BRIEF DESCRIPTION OF THE DRAWINGS/FIGURES

The accompanying drawings, which are incorporated in and constitute part of the specification, illustrate embodiments of the invention and, together with the general description given above and detailed description of the embodiments given below, serve to explain the principles of the invention. In the drawings:

FIG. 1 is an illustration of a maskless lithography configured in accordance with an embodiment of the present invention;

FIG. 2 is an illustration of a conventional photo-lithographic mask;

FIG. 3 is a graphical illustration of a mask layout developed in accordance with an embodiment of the present invention;

FIG. 4 is a table illustrating a determination of the number of independent pixels required in an equivalent mask layout shown in FIG. 3.

FIG. 5 is a table illustrating a comparison of image characteristics associated with the equivalent mask layout shown in FIG. 3.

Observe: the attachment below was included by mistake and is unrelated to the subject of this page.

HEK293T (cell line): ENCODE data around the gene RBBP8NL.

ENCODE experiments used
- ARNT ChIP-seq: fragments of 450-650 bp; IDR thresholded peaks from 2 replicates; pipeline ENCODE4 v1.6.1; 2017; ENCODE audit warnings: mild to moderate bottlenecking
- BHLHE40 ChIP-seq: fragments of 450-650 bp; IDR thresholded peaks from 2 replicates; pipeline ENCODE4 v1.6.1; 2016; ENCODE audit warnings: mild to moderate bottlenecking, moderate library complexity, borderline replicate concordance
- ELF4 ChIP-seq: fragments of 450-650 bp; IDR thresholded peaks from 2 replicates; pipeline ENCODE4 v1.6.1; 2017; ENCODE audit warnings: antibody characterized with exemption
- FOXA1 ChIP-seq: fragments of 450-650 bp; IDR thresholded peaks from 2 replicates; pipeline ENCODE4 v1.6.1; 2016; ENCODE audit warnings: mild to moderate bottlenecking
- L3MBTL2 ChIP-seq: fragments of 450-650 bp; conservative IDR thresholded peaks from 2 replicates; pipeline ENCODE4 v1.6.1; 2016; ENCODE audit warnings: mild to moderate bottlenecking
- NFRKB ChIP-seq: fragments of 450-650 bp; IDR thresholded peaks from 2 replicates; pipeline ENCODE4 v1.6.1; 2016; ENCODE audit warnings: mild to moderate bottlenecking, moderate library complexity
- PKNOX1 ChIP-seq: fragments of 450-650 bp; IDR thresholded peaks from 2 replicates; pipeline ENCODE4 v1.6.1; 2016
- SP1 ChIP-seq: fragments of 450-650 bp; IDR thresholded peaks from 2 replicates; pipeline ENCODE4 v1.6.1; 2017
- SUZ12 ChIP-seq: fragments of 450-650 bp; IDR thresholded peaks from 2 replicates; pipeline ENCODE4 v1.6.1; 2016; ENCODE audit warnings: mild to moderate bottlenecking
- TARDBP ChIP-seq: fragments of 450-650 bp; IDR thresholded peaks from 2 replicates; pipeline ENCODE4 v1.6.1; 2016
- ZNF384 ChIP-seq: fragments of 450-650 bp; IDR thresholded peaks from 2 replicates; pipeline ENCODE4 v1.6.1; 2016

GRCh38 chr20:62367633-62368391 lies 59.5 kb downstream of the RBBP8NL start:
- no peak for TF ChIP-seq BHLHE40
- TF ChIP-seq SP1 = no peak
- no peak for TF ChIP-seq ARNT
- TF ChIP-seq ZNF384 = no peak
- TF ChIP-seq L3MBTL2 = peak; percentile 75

FIG. 6 is a graphical illustration of a shift function applied to a simulated photolithographic aerial image;

FIG. 7 is a graphical illustration of perturbation of individual pixel grey-scale levels;

FIG. 8 is a graphical illustration of the collective mirror behavior illustrating the relationship between gray scale and mirror tilt angle in accordance with an embodiment of the present invention;

FIG. 9 is a flow diagram of an exemplary method of practicing an embodiment of the present invention;

FIG. 10 is a flow diagram providing a more detailed view of an optimization technique illustrated in FIG. 9; and